As I’m sure you know, you fan base is one of the most important parts of your musical journey. After all, it’s your fans who you’re providing your music to, and it’s your fans who will largely determine how successful you are. Even if you get big DJs to play you, if the fans don’t like what they hear, they simply won’t buy into you.
There are two approaches you can take when it comes to dealing with fans:
- You can distance yourself from them (E.G. Not interact with them on your social networking sites) to intentionally put a barrier between them you. This is so it feels like you’re unreachable, and therefore at a higher level. You’re someone that is admired from a distance.
- You can talk to your fans over social networking sites and build up a personal relationship with them.
In all honesty, both methods can work. When you fan base is still quite small, though, and you need to do everything you can to get and keep fans, I suggest you go with the second method.
When you embrace fans and communicate with them on their level, they will start to grow a bond with you. You’re no longer someone they’re looking at from afar (and will most likely eventually get bored of); you’re a friend with talent that they will want to help succeed. You’re not just another one of the many musicians out there; you’re someone special to them, and they’re on your team.
Without ongoing interaction, people easily get bored. With so many other things on the internet fighting for their attention, if you don’t do things to stay in fans’ minds, you quite simply won’t. It’s because of this, that you need to do what you can to make sure people that show interest keep coming back for more.
How to Interact with Your Fan Base
Here are some ways you can go above and beyond to interact with your fan base. These things won’t take up too much of your time, but can make a real difference when it comes to how many people turn into your long-term fans.
- Ask for Their Opinions.
One of the easiest ways to get people to feel a real part of your music career, is to ask them for their opinions. It’s a simple thing to do, but it can make people feel so special.
By asking them to give you ideas for your songs, what they think about your new outfit, or what they particularly like about a song of yours, you’re showing them that their opinion matters. When people feel like they matter, they become more enthusiastic about the topic.
Show your fans they’re really important by listening to and thanking them for their opinion.
- Give Them an Exclusive Membership Area.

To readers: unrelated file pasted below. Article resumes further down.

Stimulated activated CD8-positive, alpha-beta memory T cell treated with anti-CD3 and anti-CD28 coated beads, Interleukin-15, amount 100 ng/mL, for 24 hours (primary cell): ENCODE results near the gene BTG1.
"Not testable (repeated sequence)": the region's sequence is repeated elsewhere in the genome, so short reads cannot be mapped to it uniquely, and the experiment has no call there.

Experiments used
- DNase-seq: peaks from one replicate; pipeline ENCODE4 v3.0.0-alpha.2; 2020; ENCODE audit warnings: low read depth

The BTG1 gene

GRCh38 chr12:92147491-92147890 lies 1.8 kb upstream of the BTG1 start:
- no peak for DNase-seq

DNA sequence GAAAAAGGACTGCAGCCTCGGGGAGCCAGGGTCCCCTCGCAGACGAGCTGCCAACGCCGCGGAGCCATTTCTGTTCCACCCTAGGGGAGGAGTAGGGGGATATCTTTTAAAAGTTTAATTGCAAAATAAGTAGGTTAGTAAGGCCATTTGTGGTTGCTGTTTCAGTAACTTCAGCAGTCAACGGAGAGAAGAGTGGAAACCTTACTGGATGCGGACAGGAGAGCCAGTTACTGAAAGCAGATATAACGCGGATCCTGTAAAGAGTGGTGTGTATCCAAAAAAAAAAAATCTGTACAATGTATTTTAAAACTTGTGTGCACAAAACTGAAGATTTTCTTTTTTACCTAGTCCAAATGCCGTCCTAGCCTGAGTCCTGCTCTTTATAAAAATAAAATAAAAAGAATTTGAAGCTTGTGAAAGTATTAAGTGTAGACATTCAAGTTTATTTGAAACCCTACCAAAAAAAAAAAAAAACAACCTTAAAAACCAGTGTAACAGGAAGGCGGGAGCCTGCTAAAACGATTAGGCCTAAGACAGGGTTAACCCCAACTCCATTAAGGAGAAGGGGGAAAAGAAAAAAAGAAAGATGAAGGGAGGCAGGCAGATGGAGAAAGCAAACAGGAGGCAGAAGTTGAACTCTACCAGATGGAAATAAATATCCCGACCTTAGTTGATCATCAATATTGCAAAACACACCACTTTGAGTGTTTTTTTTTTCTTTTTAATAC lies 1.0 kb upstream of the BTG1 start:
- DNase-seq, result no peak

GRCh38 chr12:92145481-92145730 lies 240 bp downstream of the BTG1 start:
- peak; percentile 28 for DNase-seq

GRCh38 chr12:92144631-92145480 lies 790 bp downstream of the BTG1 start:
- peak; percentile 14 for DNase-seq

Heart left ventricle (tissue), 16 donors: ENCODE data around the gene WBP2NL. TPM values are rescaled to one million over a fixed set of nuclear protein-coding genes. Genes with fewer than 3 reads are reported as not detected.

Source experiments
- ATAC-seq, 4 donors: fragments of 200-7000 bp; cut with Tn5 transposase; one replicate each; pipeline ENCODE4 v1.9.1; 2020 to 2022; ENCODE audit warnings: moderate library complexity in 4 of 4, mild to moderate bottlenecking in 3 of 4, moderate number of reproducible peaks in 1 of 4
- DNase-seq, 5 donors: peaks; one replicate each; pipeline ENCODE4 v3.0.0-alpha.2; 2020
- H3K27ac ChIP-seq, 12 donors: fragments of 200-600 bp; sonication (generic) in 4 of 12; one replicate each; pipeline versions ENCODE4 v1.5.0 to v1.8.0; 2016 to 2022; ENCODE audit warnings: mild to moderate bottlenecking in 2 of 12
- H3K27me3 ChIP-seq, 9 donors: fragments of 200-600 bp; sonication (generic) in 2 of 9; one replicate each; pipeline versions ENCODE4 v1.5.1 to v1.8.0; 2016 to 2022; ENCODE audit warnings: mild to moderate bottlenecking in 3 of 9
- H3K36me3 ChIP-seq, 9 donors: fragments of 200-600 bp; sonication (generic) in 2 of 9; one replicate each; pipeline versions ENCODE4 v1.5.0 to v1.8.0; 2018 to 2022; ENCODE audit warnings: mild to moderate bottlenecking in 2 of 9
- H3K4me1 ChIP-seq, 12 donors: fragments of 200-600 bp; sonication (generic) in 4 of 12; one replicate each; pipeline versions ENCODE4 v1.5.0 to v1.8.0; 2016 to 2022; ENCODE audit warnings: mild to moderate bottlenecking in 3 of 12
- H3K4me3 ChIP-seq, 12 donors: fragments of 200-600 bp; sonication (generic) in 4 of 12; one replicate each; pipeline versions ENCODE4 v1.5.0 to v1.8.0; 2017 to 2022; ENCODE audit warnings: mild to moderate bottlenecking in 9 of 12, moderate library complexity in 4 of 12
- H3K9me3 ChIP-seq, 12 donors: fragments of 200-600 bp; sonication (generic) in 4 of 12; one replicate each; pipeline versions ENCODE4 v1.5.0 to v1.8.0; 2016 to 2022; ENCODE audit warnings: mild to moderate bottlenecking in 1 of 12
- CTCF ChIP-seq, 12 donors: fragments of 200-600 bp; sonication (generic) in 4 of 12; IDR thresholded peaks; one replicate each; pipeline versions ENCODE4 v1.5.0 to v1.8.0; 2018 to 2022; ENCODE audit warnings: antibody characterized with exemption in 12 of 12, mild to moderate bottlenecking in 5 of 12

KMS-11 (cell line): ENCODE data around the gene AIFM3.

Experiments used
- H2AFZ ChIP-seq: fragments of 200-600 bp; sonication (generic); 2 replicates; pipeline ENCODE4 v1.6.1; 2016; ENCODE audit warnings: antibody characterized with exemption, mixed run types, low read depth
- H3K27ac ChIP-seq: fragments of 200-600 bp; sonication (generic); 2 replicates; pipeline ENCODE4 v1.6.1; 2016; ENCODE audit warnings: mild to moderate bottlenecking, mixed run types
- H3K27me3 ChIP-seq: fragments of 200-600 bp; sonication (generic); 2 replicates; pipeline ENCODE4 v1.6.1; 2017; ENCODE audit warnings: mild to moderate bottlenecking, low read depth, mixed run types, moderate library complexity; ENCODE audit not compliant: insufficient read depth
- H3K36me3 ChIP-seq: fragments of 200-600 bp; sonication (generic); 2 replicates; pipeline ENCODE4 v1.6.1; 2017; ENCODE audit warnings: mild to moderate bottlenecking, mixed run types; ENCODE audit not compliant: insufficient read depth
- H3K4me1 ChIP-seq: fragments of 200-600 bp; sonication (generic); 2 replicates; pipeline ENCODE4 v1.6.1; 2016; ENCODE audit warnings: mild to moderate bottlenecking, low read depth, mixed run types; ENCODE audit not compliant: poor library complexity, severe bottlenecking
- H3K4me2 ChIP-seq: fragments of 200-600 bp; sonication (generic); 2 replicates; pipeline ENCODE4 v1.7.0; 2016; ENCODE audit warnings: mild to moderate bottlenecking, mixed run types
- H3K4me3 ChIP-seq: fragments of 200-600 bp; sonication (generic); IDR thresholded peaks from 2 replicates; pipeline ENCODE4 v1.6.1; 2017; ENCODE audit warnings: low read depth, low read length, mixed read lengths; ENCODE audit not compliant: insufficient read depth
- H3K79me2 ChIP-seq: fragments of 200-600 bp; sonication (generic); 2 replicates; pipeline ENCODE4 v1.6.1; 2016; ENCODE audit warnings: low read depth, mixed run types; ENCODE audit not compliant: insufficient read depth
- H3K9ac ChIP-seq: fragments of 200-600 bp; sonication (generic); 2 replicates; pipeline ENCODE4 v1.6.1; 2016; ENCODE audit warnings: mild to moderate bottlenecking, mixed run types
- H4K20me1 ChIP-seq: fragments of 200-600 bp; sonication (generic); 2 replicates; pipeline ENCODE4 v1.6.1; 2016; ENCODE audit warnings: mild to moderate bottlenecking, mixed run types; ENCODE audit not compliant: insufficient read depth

One method that I’m a big proponent of is giving your fans access to an exclusive membership club. This is an area on your website that allows people to sign up and receive exclusive goodies from you that they won’t be able to get if they aren’t a member.
You can give out a free membership where they get, say, two new updates a month. You can then also have a paid membership where they get 4 or more new updates a month, plus access to valuable content that the free members don’t see.
They benefit for them is that they get a lot of content that other people don’t get (when something is “exclusive,” they have bragging rights and will feel more involved with you). The benefit to you is you either get an email address from your “free” members (which you can then use to contact them in future and get them interested in other things you’re doing), and payments/contact details from your paid members.
Setting up your own membership site is one of those things you should do close to when you first set up a base online.
- Interacting on Social Networking Sites.
One of the easiest ways you can interact with fans is to talk to them on social networking sites. For example, if you have a Facebook or Twitter page, when your fans message you, you can reply to them and show them this is a two way relationship.
I’d advise you to encourage your fans to interact with you publicly on your wall, rather than via private messaging. This will give social proof to anyone that comes to your page for the first time, and shows that you’re popular and people want to interact with you. This will give people the impression you’re worth talking to, and in turn they will be more tempted to get involved.
When people private message you, this same sort of social proof isn’t displayed. You’ll also spend longer replying to people individually, rather then addressing an issue to everyone all at once.
- Running Competitions.
While you won’t want to do this all the time as its effectiveness will be decreased, you will occasionally want to run a competition for your fans to get involved with. While you can do a smaller prize such as winning a copy of your EP or new single, why not occasionally offer something of real value? For example, as a one off, you could run a competition for someone to be featured on one of your songs. This could be in terms of a verse if they’re talented enough, or in terms of a talking spot in an introduction or outro.
Alternatively, why not run a prize where they can meet you for lunch?
Whatever you decide, be sure to have enough people you can reach before you run this type of competition. If you can’t let enough people know about it, you won’t get many people entering and it might not be worth your time. One of the main reasons to run competitions is to gain exposure, and if you won’t be able to achieve this, it may not be worth doing at the moment.